There is also the potential for conflicts of interest, where a corporate trustee may also provide other products or services that they recommend for the trust with less objectivity. A corporate trustee may also be less agile than an individual trustee, which may be problematic if the trust needs to quickly respond to changing circumstances. That’s why due diligence and the selection of a corporate trustee without conflict or compromise from the outset remains of paramount importance.
If a situation evolves to require a change, almost all “modern” trusts permit the removal or replacement of a corporate trustee through a variety of methods. This may include the vote of a majority of the beneficiaries or the decision of a “trust protector.” The latter is an individual who holds power under a trust but is not a trustee themselves. The trust protector serves as a check-and-balance, monitoring the administration of the trust by the trustees.
The enduring power of corporate trustees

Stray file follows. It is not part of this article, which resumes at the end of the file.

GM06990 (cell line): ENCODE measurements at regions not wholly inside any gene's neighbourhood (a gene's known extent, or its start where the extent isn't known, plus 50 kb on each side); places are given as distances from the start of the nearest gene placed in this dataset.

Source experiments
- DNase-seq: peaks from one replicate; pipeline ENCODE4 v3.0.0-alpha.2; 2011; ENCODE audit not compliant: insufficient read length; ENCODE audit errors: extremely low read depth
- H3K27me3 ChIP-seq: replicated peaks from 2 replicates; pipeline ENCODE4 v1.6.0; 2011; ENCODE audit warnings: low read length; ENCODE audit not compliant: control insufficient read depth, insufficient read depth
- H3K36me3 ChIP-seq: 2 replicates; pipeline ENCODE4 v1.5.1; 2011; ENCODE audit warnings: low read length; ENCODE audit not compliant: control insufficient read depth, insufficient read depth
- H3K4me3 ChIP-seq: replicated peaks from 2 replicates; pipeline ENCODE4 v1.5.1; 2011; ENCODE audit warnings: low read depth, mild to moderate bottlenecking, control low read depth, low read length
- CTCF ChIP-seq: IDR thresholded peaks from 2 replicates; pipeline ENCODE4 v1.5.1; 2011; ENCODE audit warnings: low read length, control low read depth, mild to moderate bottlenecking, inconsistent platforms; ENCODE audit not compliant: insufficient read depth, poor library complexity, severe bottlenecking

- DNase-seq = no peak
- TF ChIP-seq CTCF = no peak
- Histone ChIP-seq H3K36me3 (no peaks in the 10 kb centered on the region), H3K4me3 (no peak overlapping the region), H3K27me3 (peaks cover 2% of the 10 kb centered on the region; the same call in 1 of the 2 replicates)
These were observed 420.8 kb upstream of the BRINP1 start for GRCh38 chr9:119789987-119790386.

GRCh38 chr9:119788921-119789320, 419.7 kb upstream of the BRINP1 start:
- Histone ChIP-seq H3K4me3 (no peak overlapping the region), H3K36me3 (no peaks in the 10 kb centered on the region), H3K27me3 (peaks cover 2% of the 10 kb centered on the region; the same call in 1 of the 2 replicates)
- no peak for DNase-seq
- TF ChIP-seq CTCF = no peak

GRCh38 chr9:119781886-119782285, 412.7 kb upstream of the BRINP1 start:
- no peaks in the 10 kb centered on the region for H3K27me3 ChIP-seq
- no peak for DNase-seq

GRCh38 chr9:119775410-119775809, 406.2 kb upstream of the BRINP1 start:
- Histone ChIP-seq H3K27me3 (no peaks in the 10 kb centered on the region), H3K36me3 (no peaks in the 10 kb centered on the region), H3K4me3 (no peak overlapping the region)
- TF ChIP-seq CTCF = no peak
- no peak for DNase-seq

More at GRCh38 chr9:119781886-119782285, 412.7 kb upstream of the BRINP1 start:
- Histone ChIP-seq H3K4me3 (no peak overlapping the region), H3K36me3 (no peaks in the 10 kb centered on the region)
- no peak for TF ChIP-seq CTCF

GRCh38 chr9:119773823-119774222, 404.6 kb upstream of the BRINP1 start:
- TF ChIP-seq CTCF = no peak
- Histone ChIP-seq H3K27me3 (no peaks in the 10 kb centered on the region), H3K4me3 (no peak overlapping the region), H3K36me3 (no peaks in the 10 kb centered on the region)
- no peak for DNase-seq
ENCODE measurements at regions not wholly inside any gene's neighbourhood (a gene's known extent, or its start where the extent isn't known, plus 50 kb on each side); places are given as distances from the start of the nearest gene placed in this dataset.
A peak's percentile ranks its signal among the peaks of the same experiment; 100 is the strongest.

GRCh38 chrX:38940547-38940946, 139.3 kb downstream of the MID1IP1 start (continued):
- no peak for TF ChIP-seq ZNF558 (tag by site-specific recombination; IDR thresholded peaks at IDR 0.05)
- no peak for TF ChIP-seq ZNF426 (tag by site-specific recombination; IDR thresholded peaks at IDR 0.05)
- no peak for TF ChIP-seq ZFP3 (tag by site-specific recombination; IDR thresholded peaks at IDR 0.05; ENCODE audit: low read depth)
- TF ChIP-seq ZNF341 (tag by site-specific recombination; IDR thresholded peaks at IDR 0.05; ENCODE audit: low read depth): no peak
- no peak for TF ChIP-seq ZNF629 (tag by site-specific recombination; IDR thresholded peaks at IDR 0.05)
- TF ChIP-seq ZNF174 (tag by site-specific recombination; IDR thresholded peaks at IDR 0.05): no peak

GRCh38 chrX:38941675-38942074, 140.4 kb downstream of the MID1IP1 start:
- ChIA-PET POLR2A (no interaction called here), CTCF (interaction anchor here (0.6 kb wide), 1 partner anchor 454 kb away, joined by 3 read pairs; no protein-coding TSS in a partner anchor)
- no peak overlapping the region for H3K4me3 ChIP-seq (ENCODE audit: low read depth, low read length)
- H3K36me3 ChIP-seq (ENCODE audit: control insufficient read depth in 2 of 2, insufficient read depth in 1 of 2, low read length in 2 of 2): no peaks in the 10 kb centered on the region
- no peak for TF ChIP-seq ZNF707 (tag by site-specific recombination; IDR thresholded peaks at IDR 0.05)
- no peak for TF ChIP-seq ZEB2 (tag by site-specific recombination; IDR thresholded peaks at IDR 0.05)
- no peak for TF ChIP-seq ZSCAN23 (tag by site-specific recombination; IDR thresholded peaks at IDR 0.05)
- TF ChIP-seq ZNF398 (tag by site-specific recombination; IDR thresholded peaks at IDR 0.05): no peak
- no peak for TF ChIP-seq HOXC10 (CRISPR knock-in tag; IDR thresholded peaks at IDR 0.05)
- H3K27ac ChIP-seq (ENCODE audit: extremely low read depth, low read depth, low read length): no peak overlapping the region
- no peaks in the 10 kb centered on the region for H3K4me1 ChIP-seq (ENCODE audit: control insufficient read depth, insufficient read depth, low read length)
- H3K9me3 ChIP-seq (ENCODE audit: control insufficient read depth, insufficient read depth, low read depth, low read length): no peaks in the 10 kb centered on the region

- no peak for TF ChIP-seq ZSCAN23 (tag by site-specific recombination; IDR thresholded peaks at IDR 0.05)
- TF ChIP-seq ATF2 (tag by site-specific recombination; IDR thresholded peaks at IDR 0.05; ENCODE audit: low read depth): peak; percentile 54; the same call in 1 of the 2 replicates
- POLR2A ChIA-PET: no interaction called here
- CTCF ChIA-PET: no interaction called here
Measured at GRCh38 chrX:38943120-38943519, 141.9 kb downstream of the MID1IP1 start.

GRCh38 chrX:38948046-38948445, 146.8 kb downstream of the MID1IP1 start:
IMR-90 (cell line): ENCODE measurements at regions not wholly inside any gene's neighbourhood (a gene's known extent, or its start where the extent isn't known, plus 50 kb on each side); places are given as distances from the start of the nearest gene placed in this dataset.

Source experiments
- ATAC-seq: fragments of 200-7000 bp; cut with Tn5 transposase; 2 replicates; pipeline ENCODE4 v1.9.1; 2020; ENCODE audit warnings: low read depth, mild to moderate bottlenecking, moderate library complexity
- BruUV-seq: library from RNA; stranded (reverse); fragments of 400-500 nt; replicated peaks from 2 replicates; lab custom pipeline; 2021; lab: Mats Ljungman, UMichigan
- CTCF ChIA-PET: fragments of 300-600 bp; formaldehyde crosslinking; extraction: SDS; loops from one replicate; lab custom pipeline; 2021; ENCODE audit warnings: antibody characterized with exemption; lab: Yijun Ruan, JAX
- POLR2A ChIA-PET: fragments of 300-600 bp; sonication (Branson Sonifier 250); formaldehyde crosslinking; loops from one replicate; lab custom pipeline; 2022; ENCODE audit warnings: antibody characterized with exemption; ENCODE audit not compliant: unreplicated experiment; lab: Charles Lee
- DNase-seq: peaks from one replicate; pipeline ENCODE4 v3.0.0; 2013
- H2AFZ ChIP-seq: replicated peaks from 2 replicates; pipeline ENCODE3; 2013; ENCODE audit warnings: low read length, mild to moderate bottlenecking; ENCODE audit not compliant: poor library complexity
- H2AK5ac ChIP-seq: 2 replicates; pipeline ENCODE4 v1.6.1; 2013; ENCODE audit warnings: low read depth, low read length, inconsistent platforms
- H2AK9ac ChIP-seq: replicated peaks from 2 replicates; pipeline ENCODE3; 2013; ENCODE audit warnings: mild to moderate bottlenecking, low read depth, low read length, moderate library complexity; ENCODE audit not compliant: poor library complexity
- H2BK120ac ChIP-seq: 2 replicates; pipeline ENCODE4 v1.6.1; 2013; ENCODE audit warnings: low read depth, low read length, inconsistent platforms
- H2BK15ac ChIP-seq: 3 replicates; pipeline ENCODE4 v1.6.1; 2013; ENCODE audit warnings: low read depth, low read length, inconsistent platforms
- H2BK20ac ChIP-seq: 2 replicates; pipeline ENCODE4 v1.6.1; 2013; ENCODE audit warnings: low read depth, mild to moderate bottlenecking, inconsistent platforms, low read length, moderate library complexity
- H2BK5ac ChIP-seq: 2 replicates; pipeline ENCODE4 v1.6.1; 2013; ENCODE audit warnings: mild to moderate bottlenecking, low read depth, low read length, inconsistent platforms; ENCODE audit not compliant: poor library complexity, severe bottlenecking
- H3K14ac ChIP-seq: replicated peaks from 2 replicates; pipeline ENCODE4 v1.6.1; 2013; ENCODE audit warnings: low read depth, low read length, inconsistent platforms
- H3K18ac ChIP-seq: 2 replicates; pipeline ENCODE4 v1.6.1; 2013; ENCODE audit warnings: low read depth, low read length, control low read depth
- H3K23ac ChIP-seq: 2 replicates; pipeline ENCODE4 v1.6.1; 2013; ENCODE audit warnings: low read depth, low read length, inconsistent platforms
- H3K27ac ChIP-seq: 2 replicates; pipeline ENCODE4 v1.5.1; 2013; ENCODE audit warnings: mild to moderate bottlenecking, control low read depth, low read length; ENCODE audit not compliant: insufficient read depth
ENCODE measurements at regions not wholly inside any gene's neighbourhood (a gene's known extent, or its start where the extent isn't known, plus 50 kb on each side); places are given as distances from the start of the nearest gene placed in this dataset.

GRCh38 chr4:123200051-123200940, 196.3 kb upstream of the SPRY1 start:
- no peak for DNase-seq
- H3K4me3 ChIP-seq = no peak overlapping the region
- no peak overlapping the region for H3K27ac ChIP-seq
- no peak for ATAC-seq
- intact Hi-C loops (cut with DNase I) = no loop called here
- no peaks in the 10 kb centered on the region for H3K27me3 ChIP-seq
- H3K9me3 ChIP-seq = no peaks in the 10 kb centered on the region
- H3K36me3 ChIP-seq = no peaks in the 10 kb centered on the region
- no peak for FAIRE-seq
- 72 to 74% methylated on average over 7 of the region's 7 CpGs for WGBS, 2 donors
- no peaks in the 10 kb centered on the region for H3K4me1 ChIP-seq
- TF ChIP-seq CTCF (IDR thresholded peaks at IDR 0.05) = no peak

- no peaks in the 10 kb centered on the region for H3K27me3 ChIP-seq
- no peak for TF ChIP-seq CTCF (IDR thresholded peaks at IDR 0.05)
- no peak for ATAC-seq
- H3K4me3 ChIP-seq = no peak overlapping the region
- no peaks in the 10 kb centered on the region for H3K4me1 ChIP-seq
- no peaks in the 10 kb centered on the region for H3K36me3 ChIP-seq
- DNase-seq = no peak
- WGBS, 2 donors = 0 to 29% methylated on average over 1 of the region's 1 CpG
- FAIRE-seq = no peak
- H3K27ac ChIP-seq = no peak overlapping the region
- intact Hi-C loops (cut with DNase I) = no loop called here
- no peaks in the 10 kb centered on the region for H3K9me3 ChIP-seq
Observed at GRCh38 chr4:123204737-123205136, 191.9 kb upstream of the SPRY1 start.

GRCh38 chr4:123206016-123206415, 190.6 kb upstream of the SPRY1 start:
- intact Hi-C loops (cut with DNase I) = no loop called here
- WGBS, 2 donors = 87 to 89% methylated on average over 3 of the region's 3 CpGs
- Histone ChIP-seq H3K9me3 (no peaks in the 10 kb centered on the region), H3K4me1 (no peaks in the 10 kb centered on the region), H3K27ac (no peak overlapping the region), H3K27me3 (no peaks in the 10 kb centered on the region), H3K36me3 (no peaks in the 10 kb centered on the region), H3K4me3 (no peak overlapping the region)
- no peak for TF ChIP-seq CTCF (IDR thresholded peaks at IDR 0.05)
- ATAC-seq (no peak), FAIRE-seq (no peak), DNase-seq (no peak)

Corporate trustees bring professionalism, experience and objectivity to the management of a trust. A corporate trustee may bring technical expertise that individual trustees do not possess, and also offer continuity beyond the lifespan of any individual as they can exist in perpetuity. Given their institutional capabilities and teams of professionals, corporate trustees may do a better job of executing certain complicated responsibilities, like filing taxes and complying with all technical compliance issues, especially for larger or more complicated trusts. And maintaining family harmony through a professional, corporate trustee can in certain circumstances be nothing short of priceless.
Although many trusts continue to have family members and close relations serve as trustees, the versatility and diverse capabilities of corporate trustees can be a superior choice for many situations.